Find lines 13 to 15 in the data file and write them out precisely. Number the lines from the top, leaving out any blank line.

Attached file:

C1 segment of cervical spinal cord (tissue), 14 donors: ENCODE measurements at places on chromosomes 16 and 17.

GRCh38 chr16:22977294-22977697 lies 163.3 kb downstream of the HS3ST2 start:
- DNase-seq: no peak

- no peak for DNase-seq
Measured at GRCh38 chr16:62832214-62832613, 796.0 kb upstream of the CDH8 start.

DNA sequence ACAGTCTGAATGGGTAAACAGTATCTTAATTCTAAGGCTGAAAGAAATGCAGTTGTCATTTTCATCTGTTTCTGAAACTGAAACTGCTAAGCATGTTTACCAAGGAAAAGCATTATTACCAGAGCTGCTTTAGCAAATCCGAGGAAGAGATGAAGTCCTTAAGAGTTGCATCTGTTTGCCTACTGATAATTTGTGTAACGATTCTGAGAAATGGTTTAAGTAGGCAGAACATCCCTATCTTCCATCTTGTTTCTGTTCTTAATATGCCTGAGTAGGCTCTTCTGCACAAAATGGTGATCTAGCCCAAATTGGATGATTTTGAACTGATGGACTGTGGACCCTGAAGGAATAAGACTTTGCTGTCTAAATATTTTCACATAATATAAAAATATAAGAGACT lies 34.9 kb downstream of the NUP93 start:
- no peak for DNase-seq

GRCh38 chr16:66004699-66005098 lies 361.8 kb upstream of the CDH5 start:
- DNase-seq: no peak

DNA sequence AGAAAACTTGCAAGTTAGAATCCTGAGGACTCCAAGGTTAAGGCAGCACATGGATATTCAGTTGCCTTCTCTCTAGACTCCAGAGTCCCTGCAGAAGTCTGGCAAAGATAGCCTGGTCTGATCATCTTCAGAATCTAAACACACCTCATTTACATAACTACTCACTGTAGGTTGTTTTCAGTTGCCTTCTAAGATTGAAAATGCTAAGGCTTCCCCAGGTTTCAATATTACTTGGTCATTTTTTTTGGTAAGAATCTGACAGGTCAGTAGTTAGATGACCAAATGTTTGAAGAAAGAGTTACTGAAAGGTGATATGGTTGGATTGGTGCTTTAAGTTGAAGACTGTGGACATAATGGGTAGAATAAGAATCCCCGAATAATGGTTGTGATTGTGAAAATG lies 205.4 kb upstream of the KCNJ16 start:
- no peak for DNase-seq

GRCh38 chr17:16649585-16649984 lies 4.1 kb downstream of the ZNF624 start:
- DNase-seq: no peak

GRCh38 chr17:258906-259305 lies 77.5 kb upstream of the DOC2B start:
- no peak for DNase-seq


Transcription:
- DNase-seq: no peak

GRCh38 chr17:258906-259305 lies 77.5 kb upstream of the DOC2B start:
- no peak for DNase-seq